I was a bit shocked to see this image this morning on Sociological Images. The first African American Disney princess likes watermelon? Really, Disney? This is really in very poor taste and I’m shocked Disney would let this one slip past them. The origins of the stereotype that African American love watermelon dates back to pre-civil war days when it was used in propaganda posters to show that slaves were simple minded people that were happy with a watermelon and a bit of shade and would be too overwhelmed with the concept of freedom so they were best left slaves. In that light this was really tasteless and thoughtless to include on packaging for kids, especially for a character as empowering as Tiana has been for many children who now have a Disney princess that looked like them. Way to drop the ball on this one, Disney.
An ad spot for The Guardian takes the fairy tale The Three Little Pigs and shows how it would play out in the 21st century with the main stream media descending, news pundits putting in their two cents, digital recreations of the crime scene being created alongside conspiracy theories, and of course people from all over the world tweeting and voting and commenting on it via social media. The result is a fascinating view into how our culture devours news stories (in a wolf like manner) and uses those same stories to mirror ourselves (like a vain evil queen) as we personalize and internalize these issues. The climax is viewing this news coverage as a call to arms to protect out own (like valiant princes everywhere) and by extension ourselves. How the happily ever after eventually comes about has yet to be seen.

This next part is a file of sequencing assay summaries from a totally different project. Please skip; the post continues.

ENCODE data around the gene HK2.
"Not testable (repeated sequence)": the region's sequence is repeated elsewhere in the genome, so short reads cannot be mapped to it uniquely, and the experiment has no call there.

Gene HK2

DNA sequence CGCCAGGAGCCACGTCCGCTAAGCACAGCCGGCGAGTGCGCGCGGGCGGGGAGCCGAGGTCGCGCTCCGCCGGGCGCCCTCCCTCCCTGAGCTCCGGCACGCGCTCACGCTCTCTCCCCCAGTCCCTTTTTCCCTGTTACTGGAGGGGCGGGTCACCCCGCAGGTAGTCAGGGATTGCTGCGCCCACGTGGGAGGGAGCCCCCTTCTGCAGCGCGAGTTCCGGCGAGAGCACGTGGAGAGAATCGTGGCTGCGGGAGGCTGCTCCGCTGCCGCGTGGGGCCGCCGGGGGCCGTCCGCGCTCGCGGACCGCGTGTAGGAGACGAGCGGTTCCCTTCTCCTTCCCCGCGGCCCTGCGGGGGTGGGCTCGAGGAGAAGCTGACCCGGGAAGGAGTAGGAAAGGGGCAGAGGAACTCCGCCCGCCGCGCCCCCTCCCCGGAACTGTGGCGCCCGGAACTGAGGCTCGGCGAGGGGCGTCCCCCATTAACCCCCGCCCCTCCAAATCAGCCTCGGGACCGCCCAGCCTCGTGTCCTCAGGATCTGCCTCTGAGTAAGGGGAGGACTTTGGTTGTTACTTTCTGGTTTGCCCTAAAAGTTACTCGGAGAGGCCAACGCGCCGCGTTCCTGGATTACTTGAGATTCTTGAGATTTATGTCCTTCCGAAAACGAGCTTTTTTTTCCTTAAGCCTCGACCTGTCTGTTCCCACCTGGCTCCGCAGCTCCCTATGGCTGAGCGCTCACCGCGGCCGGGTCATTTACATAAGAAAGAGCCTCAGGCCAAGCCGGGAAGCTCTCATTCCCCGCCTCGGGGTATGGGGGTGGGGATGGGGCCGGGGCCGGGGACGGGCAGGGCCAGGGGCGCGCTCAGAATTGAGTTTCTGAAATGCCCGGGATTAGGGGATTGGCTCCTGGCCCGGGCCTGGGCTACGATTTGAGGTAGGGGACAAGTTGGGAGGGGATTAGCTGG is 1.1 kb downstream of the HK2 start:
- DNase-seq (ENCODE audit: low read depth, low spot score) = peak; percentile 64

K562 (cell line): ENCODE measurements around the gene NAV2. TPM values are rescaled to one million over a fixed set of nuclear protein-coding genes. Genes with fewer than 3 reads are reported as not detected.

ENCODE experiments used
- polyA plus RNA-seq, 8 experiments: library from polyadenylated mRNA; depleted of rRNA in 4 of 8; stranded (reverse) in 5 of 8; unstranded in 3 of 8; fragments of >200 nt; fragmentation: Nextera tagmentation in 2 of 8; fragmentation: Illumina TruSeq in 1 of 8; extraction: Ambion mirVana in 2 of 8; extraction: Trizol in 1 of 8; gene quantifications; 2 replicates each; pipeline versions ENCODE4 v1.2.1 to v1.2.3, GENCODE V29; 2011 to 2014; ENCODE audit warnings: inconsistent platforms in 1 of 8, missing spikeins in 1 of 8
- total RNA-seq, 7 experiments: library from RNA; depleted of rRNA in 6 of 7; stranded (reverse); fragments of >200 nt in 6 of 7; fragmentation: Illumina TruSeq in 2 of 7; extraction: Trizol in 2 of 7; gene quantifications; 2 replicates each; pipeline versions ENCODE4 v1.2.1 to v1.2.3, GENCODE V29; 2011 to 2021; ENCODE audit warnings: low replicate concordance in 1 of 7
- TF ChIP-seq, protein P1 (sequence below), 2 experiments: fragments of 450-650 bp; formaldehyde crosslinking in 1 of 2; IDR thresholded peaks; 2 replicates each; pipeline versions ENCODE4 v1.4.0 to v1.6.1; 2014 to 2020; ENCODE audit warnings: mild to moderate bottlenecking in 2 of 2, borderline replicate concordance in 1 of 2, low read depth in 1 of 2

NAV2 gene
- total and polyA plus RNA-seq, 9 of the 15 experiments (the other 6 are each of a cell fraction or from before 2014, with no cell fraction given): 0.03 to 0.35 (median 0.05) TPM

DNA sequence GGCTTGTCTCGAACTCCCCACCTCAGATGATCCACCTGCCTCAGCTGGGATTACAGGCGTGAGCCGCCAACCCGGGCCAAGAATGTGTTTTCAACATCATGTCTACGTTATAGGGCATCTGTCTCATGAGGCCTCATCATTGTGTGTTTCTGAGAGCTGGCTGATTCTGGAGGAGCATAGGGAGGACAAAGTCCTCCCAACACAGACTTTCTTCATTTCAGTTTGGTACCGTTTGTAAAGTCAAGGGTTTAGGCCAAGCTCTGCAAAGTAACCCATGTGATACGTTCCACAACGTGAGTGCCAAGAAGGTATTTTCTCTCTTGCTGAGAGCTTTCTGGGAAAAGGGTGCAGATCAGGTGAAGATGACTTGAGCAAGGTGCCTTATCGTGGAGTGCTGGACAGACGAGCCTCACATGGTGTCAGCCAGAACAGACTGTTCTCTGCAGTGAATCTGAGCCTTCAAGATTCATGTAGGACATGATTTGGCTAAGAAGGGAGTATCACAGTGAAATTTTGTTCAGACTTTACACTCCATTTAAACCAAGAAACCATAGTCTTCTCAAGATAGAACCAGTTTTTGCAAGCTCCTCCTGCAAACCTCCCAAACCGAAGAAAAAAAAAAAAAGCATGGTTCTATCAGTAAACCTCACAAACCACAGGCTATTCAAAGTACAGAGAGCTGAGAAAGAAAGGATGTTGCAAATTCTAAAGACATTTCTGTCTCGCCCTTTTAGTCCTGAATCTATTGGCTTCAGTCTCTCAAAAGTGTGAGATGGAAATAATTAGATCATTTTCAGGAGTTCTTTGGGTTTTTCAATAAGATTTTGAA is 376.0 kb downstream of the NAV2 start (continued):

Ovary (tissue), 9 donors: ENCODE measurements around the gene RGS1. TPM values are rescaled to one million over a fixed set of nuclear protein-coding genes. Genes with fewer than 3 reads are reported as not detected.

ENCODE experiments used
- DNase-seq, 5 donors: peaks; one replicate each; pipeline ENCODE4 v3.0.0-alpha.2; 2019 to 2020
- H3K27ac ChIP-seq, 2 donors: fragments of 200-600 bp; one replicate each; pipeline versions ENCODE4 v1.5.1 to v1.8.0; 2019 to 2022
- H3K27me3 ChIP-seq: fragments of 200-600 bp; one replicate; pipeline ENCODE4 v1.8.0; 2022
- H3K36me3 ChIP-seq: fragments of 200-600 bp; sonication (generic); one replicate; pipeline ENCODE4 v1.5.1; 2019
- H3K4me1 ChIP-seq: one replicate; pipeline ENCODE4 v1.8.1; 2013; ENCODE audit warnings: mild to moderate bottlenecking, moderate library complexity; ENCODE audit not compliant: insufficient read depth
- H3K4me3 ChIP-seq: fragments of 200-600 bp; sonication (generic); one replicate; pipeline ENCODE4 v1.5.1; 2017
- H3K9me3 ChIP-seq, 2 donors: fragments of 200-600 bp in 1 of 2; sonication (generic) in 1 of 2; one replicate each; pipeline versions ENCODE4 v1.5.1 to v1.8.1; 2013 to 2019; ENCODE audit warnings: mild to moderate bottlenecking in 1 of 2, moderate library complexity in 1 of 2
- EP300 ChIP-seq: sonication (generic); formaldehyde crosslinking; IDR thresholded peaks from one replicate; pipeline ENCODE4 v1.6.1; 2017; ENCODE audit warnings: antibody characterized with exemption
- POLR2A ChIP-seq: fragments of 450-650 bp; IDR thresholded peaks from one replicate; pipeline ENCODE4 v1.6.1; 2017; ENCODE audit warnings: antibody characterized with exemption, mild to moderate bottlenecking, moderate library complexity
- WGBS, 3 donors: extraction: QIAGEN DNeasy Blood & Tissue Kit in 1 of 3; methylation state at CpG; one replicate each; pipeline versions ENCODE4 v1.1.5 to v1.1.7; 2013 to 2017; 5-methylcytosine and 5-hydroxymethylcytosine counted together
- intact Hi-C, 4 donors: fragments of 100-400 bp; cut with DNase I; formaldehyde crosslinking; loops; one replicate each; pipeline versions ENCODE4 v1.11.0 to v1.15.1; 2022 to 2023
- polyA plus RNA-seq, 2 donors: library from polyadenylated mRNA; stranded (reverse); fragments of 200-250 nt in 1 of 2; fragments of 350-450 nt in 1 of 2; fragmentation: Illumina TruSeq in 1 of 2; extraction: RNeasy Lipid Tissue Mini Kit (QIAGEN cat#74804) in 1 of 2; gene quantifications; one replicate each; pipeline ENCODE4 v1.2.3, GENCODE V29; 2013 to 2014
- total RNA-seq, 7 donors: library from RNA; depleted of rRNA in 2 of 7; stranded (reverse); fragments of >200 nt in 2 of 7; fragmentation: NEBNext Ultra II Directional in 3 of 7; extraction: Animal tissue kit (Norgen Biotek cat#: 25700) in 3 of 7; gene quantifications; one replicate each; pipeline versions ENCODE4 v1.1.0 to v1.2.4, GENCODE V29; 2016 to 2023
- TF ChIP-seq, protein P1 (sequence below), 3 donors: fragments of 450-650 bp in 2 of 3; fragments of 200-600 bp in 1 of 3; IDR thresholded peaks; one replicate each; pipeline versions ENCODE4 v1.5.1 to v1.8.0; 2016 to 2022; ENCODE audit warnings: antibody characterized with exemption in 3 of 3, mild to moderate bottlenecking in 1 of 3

Cinderella (ghd Advert)
Cinderella’s a beauty, her hair all a-curl No need of a prince for this stunning young girl She’s saying goodbye to glass slippers forever And running away with a bloke dressed in leather.
Little Red Riding Hood (ghd Advert)
Little Red Riding Hood, neither timid nor shy Whilst straightening her locks, a wolf she did spy But far from fainting or running a fever She started to laugh and pulled out a cleaver.
Rapunzel (ghd Advert)
The first of a series of witty and subversive ads by RKCR/Y&R for ghd. They first appeared in November 2009. (You can see the full page ads from magazines above and in my files) The tag-line was You can do anything with your hair… and the concept was the modern, independent and confident woman no longer in need of a prince to rescue her, (our modern princes ride motorbikes rather than horses…) yet how close they now are to those pre-literary tales; princesses wielding axes and forging their own destiny… Great imagery too, grown-up and suitably dark.
Visine commercial that takes its inspiration from the fairy tale The Elves and The Shoemaker. The company creates its own myth about how all of the tears get inside a bottle of Visine.